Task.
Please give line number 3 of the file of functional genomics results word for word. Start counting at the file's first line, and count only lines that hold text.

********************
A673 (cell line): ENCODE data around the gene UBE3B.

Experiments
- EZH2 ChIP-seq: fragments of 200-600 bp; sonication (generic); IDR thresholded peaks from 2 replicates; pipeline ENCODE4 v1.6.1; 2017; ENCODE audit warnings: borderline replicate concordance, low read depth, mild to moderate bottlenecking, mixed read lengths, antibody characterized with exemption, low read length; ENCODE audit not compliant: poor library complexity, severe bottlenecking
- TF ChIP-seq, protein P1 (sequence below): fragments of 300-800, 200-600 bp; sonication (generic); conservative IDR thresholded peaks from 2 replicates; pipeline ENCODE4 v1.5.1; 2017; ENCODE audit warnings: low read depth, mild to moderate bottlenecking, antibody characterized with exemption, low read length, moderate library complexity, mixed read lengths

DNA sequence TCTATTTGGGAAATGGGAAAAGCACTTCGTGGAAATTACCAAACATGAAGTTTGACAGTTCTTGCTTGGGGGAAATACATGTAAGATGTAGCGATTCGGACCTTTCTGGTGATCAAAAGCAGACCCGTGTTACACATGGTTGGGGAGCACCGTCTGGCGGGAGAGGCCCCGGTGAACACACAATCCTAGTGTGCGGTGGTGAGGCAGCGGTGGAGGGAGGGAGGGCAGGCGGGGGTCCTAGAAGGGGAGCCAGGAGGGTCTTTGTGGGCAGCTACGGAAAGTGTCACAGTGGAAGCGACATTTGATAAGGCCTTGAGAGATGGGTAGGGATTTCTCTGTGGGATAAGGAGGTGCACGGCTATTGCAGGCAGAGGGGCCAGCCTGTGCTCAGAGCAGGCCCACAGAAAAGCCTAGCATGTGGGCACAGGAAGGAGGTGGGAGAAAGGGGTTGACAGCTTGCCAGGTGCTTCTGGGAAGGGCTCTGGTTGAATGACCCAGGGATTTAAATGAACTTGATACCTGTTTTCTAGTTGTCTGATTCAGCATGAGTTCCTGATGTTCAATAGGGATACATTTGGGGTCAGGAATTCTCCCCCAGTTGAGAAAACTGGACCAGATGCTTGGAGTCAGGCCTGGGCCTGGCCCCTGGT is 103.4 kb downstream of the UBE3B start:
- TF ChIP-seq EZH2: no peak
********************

- EZH2 ChIP-seq: fragments of 200-600 bp; sonication (generic); IDR thresholded peaks from 2 replicates; pipeline ENCODE4 v1.6.1; 2017; ENCODE audit warnings: borderline replicate concordance, low read depth, mild to moderate bottlenecking, mixed read lengths, antibody characterized with exemption, low read length; ENCODE audit not compliant: poor library complexity, severe bottlenecking